Confusing times demand clear thinking and focused execution. Two senior executives explain the most crucial item on their leadership agendas. Edited

RAY LANE
JOB General partner
ORG Kleiner Perkins Caufield & Byers
PLACE Menlo Park, California

After I left Oracle, I started to think about the Internet from a broader perspective. Out of that thinking came my vision of the "real-time enterprise." That's a fancy tag line for a company that uses Internet technology to drive out manual business processes, to eliminate guesswork, and to reduce costs. My goal is to help create companies that can enable or fulfill at least a part of that vision.

The key feature of a real-time enterprise is spontaneous transaction flow. In most businesses today, an event like a customer order spawns thousands of transactions that go through a series of vertically organized departments. As a result, most companies have a highly fragmented view of their customers. A real-time enterprise addresses that problem.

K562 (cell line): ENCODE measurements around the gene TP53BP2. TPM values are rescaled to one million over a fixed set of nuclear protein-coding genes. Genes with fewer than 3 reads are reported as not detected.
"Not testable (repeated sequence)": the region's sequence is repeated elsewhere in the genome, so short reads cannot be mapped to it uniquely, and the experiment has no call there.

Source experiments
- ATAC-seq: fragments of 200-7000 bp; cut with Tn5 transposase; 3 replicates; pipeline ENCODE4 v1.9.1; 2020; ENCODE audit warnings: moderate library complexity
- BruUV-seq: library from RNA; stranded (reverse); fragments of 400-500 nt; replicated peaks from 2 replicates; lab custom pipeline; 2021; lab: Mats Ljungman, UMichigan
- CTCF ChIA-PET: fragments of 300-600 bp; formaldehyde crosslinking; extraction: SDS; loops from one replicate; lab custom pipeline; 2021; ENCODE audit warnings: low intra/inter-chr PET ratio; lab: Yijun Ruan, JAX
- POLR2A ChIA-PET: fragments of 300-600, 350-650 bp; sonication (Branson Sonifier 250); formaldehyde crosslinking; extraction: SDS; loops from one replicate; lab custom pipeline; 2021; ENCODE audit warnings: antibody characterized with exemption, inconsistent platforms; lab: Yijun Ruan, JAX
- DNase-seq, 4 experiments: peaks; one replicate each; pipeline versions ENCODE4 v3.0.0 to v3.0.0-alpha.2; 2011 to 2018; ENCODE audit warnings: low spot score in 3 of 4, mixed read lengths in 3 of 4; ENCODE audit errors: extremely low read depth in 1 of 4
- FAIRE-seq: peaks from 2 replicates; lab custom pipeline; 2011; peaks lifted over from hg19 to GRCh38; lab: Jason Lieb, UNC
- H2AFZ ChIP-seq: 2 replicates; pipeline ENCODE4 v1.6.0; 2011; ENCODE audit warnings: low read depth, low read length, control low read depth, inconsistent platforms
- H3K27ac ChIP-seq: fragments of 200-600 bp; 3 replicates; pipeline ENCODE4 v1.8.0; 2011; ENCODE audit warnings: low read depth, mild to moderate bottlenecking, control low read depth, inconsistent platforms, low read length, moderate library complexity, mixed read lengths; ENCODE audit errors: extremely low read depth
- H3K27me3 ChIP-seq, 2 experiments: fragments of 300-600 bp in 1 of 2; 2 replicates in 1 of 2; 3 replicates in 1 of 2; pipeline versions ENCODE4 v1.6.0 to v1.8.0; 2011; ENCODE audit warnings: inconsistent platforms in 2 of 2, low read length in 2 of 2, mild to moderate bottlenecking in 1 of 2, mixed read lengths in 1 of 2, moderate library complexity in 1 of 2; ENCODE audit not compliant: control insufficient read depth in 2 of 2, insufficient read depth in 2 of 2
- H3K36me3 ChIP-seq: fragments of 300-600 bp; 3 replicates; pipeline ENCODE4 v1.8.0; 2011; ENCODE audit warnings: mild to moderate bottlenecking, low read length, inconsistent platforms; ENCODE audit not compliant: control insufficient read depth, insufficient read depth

The Internet is still the most important business platform of the past century. Nothing rivals the Net when it comes to reinventing business proc-esses. Size begets complexity, and complexity loses. But the Internet can enable big companies to behave like the small, homespun companies that they once were.

Ray Lane joined Kleiner Perkins Caufield & Byers last September, shortly after resigning his position as president and coo of Oracle Corp. Earlier in his career, he held senior positions at Booz Allen & Hamilton and eds.

KATHY BIRO
JOB Co-founder and vice chairman
ORG Digitas Inc.
PLACE Boston, Massachusetts

This year marks the end of the dot-com smugfest. To celebrate, I've set aside my mana-gerial responsibilities so that I can fully explore the future of e-business. The Internet industry is desperate for adults who can speak in reasoned tones.